The specific ways in which cultural barriers to open science operate vary significantly by field or discipline. Overuse and misuse of bibliographic metrics such as the Journal Impact Factor in the evaluation of research and researchers is one important “bug” in the operation of the research enterprise that has a detrimental effect across disciplines, as explained in Chapter 2. The perception and/or reality that researchers need to publish in certain venues in order to secure funding and career advancement may lock researchers into traditional, closed mechanisms for reporting results and sharing research products. These pressures are particularly strong for early career researchers.
Initiatives such as the San Francisco Declaration on Research Assessment seek to achieve broad buy-in on the part of stakeholders to move toward evaluation systems that use other methodologies. Concrete actions, such as the National Institutes of Health (2017a) decision to encourage investigators to use and cite interim research products such as preprints in seeking funding, can have a beneficial effect.
Continued effort by stakeholders, working internationally and across disciplinary boundaries, is needed to change evaluation practices and introduce other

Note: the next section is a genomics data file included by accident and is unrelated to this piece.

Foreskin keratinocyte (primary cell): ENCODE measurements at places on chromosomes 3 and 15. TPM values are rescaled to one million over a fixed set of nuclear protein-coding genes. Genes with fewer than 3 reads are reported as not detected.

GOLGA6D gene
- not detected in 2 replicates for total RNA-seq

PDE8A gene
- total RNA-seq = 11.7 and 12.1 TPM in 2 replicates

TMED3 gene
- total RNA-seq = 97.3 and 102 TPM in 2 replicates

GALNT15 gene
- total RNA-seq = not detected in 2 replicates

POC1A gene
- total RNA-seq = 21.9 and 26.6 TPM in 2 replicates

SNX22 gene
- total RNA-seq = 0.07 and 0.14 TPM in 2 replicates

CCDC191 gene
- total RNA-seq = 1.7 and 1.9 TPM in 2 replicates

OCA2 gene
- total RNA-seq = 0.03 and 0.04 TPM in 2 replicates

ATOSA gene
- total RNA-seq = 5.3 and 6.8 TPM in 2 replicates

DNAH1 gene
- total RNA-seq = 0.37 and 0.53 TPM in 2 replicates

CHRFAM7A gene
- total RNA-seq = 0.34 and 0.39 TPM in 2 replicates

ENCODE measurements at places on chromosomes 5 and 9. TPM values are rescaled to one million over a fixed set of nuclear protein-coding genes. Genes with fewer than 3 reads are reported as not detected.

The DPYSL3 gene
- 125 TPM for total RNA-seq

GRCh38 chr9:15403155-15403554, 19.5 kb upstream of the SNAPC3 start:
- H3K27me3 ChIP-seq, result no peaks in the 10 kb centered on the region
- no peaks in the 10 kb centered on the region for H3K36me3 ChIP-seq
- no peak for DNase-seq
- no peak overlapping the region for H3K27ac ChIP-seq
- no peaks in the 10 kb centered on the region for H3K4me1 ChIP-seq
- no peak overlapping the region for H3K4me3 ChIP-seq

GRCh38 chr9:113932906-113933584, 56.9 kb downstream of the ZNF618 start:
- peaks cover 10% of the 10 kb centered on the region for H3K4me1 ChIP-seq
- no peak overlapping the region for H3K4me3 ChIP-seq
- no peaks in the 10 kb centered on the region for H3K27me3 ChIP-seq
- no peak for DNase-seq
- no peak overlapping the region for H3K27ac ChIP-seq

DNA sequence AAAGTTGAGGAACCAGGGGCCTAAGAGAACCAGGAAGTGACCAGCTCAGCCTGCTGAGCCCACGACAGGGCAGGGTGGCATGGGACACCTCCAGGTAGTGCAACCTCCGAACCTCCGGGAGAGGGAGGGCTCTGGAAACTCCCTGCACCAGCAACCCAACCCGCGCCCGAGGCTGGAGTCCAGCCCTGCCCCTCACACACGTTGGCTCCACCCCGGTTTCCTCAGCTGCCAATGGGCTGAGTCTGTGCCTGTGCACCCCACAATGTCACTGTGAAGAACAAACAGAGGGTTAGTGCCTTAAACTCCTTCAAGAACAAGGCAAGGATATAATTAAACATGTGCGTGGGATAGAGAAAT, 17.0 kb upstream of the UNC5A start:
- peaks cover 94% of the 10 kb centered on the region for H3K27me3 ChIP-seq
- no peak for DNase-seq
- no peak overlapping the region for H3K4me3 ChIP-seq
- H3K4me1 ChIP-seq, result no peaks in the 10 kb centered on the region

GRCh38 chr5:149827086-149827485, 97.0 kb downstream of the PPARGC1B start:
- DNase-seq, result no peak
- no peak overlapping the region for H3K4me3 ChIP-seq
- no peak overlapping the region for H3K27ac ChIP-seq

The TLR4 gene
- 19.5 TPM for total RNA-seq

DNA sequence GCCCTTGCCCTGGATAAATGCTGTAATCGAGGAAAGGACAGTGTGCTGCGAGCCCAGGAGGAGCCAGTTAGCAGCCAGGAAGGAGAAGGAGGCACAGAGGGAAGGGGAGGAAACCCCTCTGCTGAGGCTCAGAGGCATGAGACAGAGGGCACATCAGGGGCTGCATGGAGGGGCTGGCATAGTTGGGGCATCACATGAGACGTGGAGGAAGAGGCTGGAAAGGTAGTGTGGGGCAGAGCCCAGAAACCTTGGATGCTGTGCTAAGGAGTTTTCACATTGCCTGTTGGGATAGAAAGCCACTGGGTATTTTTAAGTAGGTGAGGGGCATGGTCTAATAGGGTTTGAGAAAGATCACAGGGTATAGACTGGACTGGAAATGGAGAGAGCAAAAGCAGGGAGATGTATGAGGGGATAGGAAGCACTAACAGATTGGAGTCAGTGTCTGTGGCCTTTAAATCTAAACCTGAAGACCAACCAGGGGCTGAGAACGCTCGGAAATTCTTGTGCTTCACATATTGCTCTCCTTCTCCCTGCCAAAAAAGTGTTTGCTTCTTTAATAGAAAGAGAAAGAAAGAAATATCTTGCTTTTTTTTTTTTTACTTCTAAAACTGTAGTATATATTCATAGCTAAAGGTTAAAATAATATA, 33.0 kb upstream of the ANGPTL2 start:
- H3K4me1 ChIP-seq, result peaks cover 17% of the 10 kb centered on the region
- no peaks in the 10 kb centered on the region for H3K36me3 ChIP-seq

incentives so that the cultural environment of research better supports and rewards open practices.
- The culture of academia does not adequately reward and support researchers engaged in open science practices.
- University tenure and promotion committees give credit for journal publications, but rarely give explicit credit to investigators who make their publications and data openly available for use by the broader community and thus do not incentivize such practices.
- There are increasing opportunities for authors to make their research products openly available. Many high-quality open access journals exist. An increasing number of high-quality open access publishers are supported by philanthropy and host institutions and offer fee waivers to authors in case of economic hardship (Shieber, 2009; Lawson, 2015). There are even peer-reviewed open access publishers that charge a nominal article processing charge or none at all. The Directory of Open Access Journals can be searched to find appropriate journals (DOAJ, 2018). Many journal publishers do not prohibit prospective authors from depositing their initial manuscripts in preprint servers. Most journal publishers do not prohibit authors from posting their accepted articles on their personal websites or depositing them in their university’s open access repository. Most federal agencies require deposit of federally funded research results in public repositories.